The rain that day had come in shaggy bursts, unlike the steadfast downpours she was accustomed to in New Orleans. This time twenty-year-old Rita Katherine had landed in Boise, where she now plaited her hair in a French braid, wore Henleys, jeans, and cowboy boots. In Boise, the people were friendly enough, had taken her in without too many questions, as if she were some fallen angel, some winged creature who’d slipped from the tip of a crescent moon, ablaze with doubt, full of questions like an interminable foreigner in sacred territory. What brought her here, they’d asked in a way that lent itself more toward politeness than genuine interest, figuring she was just passing through.

They listened carefully when she told them she had heard rumor of a woman in the area who’d built a labyrinth based on a dream she’d had where the Virgin Mary appeared and had dictated precise instructions on the pattern for the maze. Accustomed to frequent travelers with this same request, the locals had asked her if she was from California, and when she’d told them hell no, they seemed to warm up to her a bit. That was ten days ago. In Red’s Café. But as of this minute, no one had yet to disclose the whereabouts of the labyrinth to her.

She let them know that she’d grown up in New Orleans, Louisiana, two blocks from the house that touted an historical marker for the John Kennedy Toole home. She was impressed that they knew who he was and was about to inquire for directions to the labyrinth when they started up with questions about Hurricane Katrina. She considered spinning one of a hundred gruesome stories she’d heard, either directly from the mouths of her friends who had endured the storm or secondhand tales from documentaries, interviews on television, and in magazines.

Rita Katherine toyed with the idea of telling them she’d had to sleep on her roof with her dog, Charlie, who’d leapt into the swirling water when a cat tumbled by—a dog is a dog when he sees a cat, she’d tell them, and then she could make up something about reuniting with Charlie fifty-five days later when she sat on the porch sipping a beer with neighbors in the pitch dark of night with no electricity.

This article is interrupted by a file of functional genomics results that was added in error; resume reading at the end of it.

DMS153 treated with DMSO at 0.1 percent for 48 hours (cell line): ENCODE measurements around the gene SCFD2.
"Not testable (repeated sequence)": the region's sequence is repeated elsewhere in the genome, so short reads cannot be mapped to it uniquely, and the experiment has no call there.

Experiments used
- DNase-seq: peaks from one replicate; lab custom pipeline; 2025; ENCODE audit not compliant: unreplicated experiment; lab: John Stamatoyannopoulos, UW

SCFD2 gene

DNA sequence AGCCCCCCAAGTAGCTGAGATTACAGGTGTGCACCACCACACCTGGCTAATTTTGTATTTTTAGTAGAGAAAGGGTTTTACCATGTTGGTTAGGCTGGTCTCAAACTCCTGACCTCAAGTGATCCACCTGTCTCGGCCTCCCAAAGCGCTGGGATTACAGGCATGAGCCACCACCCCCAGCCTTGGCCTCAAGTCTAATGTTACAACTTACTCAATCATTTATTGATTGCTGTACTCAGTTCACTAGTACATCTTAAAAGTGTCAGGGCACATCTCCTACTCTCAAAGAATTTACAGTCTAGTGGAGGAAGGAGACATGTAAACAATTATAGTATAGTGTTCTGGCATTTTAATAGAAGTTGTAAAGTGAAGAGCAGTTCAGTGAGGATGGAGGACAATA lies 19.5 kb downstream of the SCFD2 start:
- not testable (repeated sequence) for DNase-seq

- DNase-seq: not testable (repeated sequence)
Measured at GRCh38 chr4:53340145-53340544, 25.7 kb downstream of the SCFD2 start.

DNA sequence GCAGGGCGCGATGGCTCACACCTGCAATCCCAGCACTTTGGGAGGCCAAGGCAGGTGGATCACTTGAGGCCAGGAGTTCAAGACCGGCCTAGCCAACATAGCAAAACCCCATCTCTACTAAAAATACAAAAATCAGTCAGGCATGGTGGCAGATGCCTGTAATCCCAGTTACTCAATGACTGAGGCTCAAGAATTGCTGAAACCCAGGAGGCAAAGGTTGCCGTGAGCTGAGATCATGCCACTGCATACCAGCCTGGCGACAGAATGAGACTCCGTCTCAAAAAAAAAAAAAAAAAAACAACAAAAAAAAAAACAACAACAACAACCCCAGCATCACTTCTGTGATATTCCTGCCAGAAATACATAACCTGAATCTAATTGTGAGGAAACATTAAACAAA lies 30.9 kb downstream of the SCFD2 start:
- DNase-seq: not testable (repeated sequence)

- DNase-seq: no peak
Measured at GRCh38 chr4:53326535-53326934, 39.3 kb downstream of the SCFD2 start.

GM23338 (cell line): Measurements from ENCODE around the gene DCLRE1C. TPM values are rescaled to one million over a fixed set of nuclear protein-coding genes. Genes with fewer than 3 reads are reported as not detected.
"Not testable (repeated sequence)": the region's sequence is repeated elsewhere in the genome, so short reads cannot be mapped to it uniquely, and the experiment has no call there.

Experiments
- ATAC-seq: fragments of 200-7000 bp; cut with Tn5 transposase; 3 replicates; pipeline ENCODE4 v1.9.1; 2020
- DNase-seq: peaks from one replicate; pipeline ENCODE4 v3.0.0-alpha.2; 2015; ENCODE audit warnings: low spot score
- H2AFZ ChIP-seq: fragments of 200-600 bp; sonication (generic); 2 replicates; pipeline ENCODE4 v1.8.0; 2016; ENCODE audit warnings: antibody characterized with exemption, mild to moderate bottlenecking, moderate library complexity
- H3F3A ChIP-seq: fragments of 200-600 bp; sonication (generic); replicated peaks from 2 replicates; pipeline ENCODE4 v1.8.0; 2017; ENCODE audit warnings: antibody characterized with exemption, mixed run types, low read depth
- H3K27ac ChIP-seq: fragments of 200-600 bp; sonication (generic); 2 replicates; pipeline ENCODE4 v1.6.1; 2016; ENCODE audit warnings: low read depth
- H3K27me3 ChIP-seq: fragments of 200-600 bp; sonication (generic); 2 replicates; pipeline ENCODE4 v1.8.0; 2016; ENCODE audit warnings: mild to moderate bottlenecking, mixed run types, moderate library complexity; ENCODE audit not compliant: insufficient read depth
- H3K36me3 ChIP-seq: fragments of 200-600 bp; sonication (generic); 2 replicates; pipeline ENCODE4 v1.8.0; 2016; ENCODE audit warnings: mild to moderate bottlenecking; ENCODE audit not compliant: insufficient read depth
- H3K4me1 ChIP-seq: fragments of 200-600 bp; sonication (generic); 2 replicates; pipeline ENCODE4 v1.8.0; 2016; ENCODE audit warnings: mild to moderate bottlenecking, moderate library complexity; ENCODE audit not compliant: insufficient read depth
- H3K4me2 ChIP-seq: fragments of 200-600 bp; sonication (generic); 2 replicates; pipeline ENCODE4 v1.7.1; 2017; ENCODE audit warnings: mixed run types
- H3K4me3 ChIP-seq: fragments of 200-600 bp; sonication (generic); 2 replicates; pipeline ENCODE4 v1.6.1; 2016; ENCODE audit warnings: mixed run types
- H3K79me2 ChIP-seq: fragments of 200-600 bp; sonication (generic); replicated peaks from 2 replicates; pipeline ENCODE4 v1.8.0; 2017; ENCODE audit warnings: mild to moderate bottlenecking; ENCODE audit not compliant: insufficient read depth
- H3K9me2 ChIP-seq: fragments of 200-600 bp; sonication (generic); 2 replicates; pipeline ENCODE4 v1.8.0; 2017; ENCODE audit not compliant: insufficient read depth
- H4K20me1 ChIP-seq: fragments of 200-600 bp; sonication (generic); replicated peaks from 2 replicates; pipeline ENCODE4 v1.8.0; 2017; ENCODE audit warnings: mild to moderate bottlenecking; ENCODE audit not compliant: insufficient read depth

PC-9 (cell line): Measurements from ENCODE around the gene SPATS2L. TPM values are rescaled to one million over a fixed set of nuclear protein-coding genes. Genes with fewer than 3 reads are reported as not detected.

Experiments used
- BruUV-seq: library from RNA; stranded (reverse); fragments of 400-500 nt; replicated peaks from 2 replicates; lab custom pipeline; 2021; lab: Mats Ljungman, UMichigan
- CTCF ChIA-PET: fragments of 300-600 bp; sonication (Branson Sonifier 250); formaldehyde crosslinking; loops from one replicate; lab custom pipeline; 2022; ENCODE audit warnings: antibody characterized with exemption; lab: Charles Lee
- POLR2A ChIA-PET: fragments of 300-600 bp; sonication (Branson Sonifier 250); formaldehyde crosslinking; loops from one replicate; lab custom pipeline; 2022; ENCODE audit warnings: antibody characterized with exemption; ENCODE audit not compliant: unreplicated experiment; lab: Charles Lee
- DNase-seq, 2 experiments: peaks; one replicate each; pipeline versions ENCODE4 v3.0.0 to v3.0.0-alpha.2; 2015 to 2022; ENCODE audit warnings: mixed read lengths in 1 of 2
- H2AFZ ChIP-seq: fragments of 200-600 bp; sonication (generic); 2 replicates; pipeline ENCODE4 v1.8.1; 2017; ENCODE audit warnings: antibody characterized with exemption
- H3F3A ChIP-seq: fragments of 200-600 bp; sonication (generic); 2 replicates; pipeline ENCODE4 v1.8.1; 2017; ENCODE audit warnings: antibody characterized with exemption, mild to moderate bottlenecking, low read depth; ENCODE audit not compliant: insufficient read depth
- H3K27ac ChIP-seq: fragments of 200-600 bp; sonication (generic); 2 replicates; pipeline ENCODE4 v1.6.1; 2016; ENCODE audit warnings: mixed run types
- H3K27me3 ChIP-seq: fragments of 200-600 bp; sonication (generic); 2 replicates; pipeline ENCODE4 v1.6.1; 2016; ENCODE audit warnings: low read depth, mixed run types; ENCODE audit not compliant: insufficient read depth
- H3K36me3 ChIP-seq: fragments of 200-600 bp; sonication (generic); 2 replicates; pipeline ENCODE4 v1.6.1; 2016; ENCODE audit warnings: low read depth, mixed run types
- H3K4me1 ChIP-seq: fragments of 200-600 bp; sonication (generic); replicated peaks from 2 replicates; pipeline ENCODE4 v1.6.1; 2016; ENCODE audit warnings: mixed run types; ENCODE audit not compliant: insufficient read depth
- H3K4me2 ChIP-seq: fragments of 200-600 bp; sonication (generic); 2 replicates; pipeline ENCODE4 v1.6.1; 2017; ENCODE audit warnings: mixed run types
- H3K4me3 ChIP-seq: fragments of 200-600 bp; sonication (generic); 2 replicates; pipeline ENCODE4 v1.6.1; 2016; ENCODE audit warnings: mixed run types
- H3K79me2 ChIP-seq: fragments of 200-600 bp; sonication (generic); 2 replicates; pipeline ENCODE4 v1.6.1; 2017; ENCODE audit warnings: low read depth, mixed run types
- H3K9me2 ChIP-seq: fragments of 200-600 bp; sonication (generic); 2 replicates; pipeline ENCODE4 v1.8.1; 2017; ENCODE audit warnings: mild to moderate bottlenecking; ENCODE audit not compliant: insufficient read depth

She could tell them that. Or make up something else altogether and nobody’d be the wiser, but instead, she took a deep breath, told them she wasn’t even in New Orleans when the storm had hit, that she was in Colombo, as in Sri Lanka, ascending Sri Pada, their holy hill of a mountain, and that she lived in the Garden District near Audubon Park in New Orleans, which was on high ground, safe from the fractured levees, and she considered herself lucky. Or rich, they’d replied.

Then she apologized. For what she didn’t know. Maybe from the unrelenting shame of having it all. It was just where she’d been born, and there was no escaping it, she’d told them. Rita Katherine sighed, and knew from the looks on their faces that she’d overstayed her limit; but as she slid her chair back to get up and leave, they noticed how delicate and earnest she seemed and gave her directions to the labyrinth, and for the first time in over a year, she felt as if her life had some purpose. What that purpose might be fled her imagination, but at least on that particular day, Rita Katherine knew where she was going, and maybe that was enough to get her through another day.

Puddle Jumping
Nothing of much significance ever seemed to happen in the life of Beryl Maguire, a solid, stable man with a white-collar job at the local bank, where he was an officer and held final approval over loans for the farmers on the outskirts of Independence and their hardworking families whose kids collected eggs for breakfast before breakfast, then walked a mile to catch the bus for school. Beryl had seen to it that a covered area was built for those farm kids to wait under on rainy days. Snow fell on Independence about once every seven years, which was cause to close the schools and certain roads. Almost everything shut down, even the churches. People from up north couldn’t get over it. Shutting down the town because of a little snow? Unheard of to them. And one more reason for them to think people living below a certain line were ignorant. Didn’t really matter to the people of Independence though.

Beryl went to Yale on a full scholarship. His wife had graduated magna cum laude from Hollins College over in Virginia. They had one daughter, Rita Katherine, who was nine and named after her grandmothers on both sides, and both of whom had a known propensity for feistiness. Maybe this had marked his girl, who was, perhaps, the most inquisitive child he’d ever come across. What is the point of having separate libraries, she’d asked him one day when she was only six or seven years old, for white and colored? It just makes more sense to combine all the books in one set place; then there’s more for everybody, she’d told him. Beryl would tell her that it was a complicated matter. Why, it is not! she’d snapped back at him, stomping her right foot with her hand cocked on her hip, her elbow crooked out. It’s not at all complicated, Daddy, and you know it, she’d answered him prissily. He’d told her that there were things she didn’t understand about the nature of people, that change was slow but would just take some time and the deliberate effort of people who were willing to perceive the right of things through their hearts. He pointed at a huddle of trees over in the field across the street from their house and asked her if she thought they looked strong, and she’d answered him with a yes sir in the way she’d been taught and then he asked her if she knew why they looked strong.